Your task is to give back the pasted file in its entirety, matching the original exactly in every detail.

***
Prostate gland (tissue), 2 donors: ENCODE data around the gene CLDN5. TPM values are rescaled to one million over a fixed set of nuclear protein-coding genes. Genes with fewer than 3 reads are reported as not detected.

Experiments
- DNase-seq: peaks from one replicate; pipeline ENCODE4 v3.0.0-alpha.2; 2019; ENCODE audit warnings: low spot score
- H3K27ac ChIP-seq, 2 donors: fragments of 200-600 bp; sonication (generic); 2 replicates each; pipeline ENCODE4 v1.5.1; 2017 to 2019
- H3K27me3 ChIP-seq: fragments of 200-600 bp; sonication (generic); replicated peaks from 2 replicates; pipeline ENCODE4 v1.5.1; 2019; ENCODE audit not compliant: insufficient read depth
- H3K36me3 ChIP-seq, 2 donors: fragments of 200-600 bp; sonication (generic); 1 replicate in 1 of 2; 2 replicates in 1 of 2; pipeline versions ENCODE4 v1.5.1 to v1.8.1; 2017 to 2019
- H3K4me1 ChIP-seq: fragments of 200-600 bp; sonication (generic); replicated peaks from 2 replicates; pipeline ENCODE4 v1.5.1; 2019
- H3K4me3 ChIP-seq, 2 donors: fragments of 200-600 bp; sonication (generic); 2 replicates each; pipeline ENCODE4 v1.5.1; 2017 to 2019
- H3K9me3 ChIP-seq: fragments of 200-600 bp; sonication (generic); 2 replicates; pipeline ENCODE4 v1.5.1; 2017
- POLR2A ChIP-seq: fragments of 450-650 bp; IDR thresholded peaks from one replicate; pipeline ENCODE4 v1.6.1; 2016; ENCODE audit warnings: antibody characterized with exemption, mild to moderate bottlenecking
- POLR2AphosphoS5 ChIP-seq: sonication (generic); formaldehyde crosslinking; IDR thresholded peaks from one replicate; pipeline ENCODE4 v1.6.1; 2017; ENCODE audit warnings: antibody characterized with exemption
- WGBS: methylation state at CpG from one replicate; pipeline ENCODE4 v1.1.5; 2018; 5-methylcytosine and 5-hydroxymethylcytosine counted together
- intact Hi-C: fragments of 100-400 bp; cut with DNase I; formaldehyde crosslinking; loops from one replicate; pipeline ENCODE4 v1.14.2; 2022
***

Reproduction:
Prostate gland (tissue), 2 donors: ENCODE data around the gene CLDN5. TPM values are rescaled to one million over a fixed set of nuclear protein-coding genes. Genes with fewer than 3 reads are reported as not detected.

Experiments
- DNase-seq: peaks from one replicate; pipeline ENCODE4 v3.0.0-alpha.2; 2019; ENCODE audit warnings: low spot score
- H3K27ac ChIP-seq, 2 donors: fragments of 200-600 bp; sonication (generic); 2 replicates each; pipeline ENCODE4 v1.5.1; 2017 to 2019
- H3K27me3 ChIP-seq: fragments of 200-600 bp; sonication (generic); replicated peaks from 2 replicates; pipeline ENCODE4 v1.5.1; 2019; ENCODE audit not compliant: insufficient read depth
- H3K36me3 ChIP-seq, 2 donors: fragments of 200-600 bp; sonication (generic); 1 replicate in 1 of 2; 2 replicates in 1 of 2; pipeline versions ENCODE4 v1.5.1 to v1.8.1; 2017 to 2019
- H3K4me1 ChIP-seq: fragments of 200-600 bp; sonication (generic); replicated peaks from 2 replicates; pipeline ENCODE4 v1.5.1; 2019
- H3K4me3 ChIP-seq, 2 donors: fragments of 200-600 bp; sonication (generic); 2 replicates each; pipeline ENCODE4 v1.5.1; 2017 to 2019
- H3K9me3 ChIP-seq: fragments of 200-600 bp; sonication (generic); 2 replicates; pipeline ENCODE4 v1.5.1; 2017
- POLR2A ChIP-seq: fragments of 450-650 bp; IDR thresholded peaks from one replicate; pipeline ENCODE4 v1.6.1; 2016; ENCODE audit warnings: antibody characterized with exemption, mild to moderate bottlenecking
- POLR2AphosphoS5 ChIP-seq: sonication (generic); formaldehyde crosslinking; IDR thresholded peaks from one replicate; pipeline ENCODE4 v1.6.1; 2017; ENCODE audit warnings: antibody characterized with exemption
- WGBS: methylation state at CpG from one replicate; pipeline ENCODE4 v1.1.5; 2018; 5-methylcytosine and 5-hydroxymethylcytosine counted together
- intact Hi-C: fragments of 100-400 bp; cut with DNase I; formaldehyde crosslinking; loops from one replicate; pipeline ENCODE4 v1.14.2; 2022